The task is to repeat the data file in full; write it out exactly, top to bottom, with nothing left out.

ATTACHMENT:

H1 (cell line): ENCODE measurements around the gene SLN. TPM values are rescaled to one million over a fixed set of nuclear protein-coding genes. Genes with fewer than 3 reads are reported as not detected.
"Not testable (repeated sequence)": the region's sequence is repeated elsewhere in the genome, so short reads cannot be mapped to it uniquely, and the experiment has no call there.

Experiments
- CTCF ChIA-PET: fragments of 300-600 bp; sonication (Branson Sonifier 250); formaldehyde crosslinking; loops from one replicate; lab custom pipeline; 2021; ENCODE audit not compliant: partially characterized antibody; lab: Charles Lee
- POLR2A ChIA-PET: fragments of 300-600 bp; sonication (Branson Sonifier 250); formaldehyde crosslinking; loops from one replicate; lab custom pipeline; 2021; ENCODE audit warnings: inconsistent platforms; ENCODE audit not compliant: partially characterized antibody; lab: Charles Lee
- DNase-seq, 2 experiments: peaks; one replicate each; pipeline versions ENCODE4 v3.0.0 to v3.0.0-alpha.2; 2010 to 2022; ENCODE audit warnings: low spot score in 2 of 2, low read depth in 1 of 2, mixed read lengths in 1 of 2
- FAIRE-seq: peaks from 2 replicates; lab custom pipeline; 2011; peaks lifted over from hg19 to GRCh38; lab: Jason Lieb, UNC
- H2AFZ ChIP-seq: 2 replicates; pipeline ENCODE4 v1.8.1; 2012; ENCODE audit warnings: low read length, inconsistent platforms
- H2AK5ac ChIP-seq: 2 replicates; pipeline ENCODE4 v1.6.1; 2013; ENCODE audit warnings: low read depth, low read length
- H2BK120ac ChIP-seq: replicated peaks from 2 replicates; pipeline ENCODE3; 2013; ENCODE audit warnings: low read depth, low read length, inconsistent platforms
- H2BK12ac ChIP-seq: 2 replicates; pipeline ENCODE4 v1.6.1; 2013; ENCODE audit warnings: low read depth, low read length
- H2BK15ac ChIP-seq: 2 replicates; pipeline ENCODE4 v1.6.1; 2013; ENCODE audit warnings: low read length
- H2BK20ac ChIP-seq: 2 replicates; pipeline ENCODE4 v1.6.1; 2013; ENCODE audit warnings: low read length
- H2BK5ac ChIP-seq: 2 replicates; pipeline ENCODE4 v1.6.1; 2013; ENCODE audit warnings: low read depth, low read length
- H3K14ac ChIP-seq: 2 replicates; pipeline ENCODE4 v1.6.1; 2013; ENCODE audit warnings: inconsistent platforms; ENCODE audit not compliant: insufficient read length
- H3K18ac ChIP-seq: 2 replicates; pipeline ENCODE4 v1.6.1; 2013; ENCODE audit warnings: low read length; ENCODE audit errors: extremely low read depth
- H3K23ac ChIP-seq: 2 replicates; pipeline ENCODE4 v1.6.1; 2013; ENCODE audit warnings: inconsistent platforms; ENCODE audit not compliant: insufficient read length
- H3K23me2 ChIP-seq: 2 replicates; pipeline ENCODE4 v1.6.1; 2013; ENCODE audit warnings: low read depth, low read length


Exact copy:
H1 (cell line): ENCODE measurements around the gene SLN. TPM values are rescaled to one million over a fixed set of nuclear protein-coding genes. Genes with fewer than 3 reads are reported as not detected.
"Not testable (repeated sequence)": the region's sequence is repeated elsewhere in the genome, so short reads cannot be mapped to it uniquely, and the experiment has no call there.

Experiments
- CTCF ChIA-PET: fragments of 300-600 bp; sonication (Branson Sonifier 250); formaldehyde crosslinking; loops from one replicate; lab custom pipeline; 2021; ENCODE audit not compliant: partially characterized antibody; lab: Charles Lee
- POLR2A ChIA-PET: fragments of 300-600 bp; sonication (Branson Sonifier 250); formaldehyde crosslinking; loops from one replicate; lab custom pipeline; 2021; ENCODE audit warnings: inconsistent platforms; ENCODE audit not compliant: partially characterized antibody; lab: Charles Lee
- DNase-seq, 2 experiments: peaks; one replicate each; pipeline versions ENCODE4 v3.0.0 to v3.0.0-alpha.2; 2010 to 2022; ENCODE audit warnings: low spot score in 2 of 2, low read depth in 1 of 2, mixed read lengths in 1 of 2
- FAIRE-seq: peaks from 2 replicates; lab custom pipeline; 2011; peaks lifted over from hg19 to GRCh38; lab: Jason Lieb, UNC
- H2AFZ ChIP-seq: 2 replicates; pipeline ENCODE4 v1.8.1; 2012; ENCODE audit warnings: low read length, inconsistent platforms
- H2AK5ac ChIP-seq: 2 replicates; pipeline ENCODE4 v1.6.1; 2013; ENCODE audit warnings: low read depth, low read length
- H2BK120ac ChIP-seq: replicated peaks from 2 replicates; pipeline ENCODE3; 2013; ENCODE audit warnings: low read depth, low read length, inconsistent platforms
- H2BK12ac ChIP-seq: 2 replicates; pipeline ENCODE4 v1.6.1; 2013; ENCODE audit warnings: low read depth, low read length
- H2BK15ac ChIP-seq: 2 replicates; pipeline ENCODE4 v1.6.1; 2013; ENCODE audit warnings: low read length
- H2BK20ac ChIP-seq: 2 replicates; pipeline ENCODE4 v1.6.1; 2013; ENCODE audit warnings: low read length
- H2BK5ac ChIP-seq: 2 replicates; pipeline ENCODE4 v1.6.1; 2013; ENCODE audit warnings: low read depth, low read length
- H3K14ac ChIP-seq: 2 replicates; pipeline ENCODE4 v1.6.1; 2013; ENCODE audit warnings: inconsistent platforms; ENCODE audit not compliant: insufficient read length
- H3K18ac ChIP-seq: 2 replicates; pipeline ENCODE4 v1.6.1; 2013; ENCODE audit warnings: low read length; ENCODE audit errors: extremely low read depth
- H3K23ac ChIP-seq: 2 replicates; pipeline ENCODE4 v1.6.1; 2013; ENCODE audit warnings: inconsistent platforms; ENCODE audit not compliant: insufficient read length
- H3K23me2 ChIP-seq: 2 replicates; pipeline ENCODE4 v1.6.1; 2013; ENCODE audit warnings: low read depth, low read length